Be Here Then

why and how to write & create an ethical will, hospice card, or other legacy

End-of-Life Issues and Hospice Cards

While a main focus of Be Here Then has been ethical wills, it also concerns itself with end of life issues. This includes hospice, that service of helping patients live as fully and as well as they are able when cure is no longer an option, or is no longer sought. When someone is knowingly facing their ending days, it becomes difficult for many of us to know what to say, or to do. Frankly, it scares a lot of us.

We have few, if any, models for how to relate. Regina Holliday has become another patient care advocate, and started a petition to ask Hallmark to start a line of hospice cards. I have signed her petition, and I encourage you to visit her blog and read her story.  But that’s not all —

I confess a wee part of me is a bit dismayed, because one of my plans was to introduce exactly that: a line of “greeting” cards that might be usable for friends in hospice care. Of course, as John Lennon sang, life is what happens when we’re busy making other plans, and the cards idea had to be back-burnered.

But we don’t have to wait for a greeting card company to help make this conversation.  Why don’t we start, ourselves — by imagining what kinds of things we might want to have written in a card to us, as a way to help figure out what to say to someone we love who is now in hospice care.

What follows are a few examples of what I’d love to read from a few of my friends, and one example of what I would write to one of mine.   I’m more likely to find a blank card with an image I like, or draw it, and write something inside. Also, I love to see my friends’s handwriting and read their own words, however imperfect they might be.

I have a wide variety of friends. Some are very verbal and emotionally-communicative, and others are — not. Men, women, straight, gay, Christian, atheist, Baghavad Gita studiers, smart alecks. What I would love to read from them would be different, depending on our relationship.

Feel free to use these in a card you write yourself or change them to suit your circumstances:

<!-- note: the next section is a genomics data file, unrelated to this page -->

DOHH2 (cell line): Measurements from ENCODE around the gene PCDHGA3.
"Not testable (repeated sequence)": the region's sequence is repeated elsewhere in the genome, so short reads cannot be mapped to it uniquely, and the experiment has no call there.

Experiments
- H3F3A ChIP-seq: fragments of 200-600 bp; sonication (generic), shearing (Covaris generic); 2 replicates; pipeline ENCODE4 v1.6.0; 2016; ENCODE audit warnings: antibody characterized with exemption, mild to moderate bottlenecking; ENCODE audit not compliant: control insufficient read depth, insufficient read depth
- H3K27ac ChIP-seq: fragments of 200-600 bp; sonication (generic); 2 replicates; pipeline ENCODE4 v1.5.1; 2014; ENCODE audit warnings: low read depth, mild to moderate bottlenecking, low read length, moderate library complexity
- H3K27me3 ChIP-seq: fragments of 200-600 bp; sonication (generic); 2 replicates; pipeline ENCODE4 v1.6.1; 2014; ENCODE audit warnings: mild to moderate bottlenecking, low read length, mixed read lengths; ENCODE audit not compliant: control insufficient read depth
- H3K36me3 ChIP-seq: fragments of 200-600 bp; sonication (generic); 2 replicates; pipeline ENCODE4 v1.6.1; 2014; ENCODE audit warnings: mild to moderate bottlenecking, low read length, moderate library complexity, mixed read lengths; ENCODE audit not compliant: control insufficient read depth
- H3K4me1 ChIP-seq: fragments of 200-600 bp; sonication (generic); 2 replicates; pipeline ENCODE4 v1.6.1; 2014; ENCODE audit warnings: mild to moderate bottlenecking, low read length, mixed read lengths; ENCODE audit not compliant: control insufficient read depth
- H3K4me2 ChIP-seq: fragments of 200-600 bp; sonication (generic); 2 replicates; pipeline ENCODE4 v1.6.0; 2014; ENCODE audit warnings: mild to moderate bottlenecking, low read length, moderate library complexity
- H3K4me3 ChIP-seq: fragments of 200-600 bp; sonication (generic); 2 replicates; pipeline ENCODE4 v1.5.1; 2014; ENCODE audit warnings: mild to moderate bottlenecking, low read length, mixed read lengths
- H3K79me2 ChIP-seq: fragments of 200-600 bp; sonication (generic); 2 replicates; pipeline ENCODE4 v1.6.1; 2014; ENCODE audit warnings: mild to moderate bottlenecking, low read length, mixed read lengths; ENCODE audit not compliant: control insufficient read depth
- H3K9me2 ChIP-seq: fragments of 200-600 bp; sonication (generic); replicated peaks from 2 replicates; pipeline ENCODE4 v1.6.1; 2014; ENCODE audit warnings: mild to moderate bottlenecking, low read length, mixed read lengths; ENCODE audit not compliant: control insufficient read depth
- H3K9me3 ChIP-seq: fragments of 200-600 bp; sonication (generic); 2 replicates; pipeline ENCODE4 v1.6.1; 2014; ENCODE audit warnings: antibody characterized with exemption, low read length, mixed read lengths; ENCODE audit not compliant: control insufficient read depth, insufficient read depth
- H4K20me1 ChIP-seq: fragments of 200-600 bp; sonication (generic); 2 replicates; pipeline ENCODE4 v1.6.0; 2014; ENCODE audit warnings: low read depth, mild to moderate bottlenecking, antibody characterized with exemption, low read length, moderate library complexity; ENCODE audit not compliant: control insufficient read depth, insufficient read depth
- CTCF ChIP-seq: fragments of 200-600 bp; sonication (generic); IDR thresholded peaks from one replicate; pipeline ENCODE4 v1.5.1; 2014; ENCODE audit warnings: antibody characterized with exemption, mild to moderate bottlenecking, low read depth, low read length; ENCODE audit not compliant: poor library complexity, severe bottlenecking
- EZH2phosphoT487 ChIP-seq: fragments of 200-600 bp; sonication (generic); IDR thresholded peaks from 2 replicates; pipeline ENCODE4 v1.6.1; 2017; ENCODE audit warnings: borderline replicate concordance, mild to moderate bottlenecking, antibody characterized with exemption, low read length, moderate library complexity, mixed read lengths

“I will plant poppies. I will plant poppies, the deep red-orange ones, in the garden and arrange an arc of pale stones behind them. And every year especially on your birthday, when the poppies are blooming, I will think of you and your love of that round temple at Delphi. I will remember how you imagined it would be so lovely to have your ashes scattered there, so you could come up each spring as the poppies. Then I will eat a quiet lunch of bread, and feta cheese, olives, and that eggplant dip, and toast you with the retsina you liked so much, the one with the orange label. I will plant poppies, and reread your letters and stories, and love, and remember you, always.”

Seriously, are there supposed to be ‘right’ words for this? You know if I knew magic words that would make this all better, I would say them, right? But the only words I know that have been magic for me are the ones I keep thinking of when I think of you now: I love you, I love you, I love you.”

“I really, really, really hate it that you are sick.
I really, really, really, really love it that you are my friend.
Love wins.
Thinking of you.”

“Make believe I have come walking up to you, my hands in my pockets like usual, and I just glance at you and say “Hey.” You nod and say “hey” back. Then we just hang out together for a while doing whatever. That’s us. We know what it means. Right now — it means everything. So, buddy — Hey.”

“I have no idea what to say again.

So this is what I have decided to do.

Besides the fact you come to mind at odd times almost every day, I am going to deliberately stop what I am doing at 9 a.m. and 9 p.m. every day, say a prayer for you, and send you my love as hard as I can wish it towards you.

I am going to imagine myself right there with you, being whatever company you want at that moment.

Every day, at 9 and 9. See you there.”

What would YOU want to receive?


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5 thoughts on “End-of-Life Issues and Hospice Cards

  1. Pingback: Bhagavad Gita and words for hospice cards | Be Here Then

  2. If I was in hospice, anything I receive from a friend or loved one would be better than silence. I know it would be difficult to say anything to someone, but a life ending is an important moment in time – one that requires acknowledgement, crying together, laughing together, and saying those things that need to be said before it is too late. Never miss that moment if at all possible.

  3. Michael O. Varhola on said:

    These notes can’t help but to choke you up a bit! All things considered, I guess that is inevitable.

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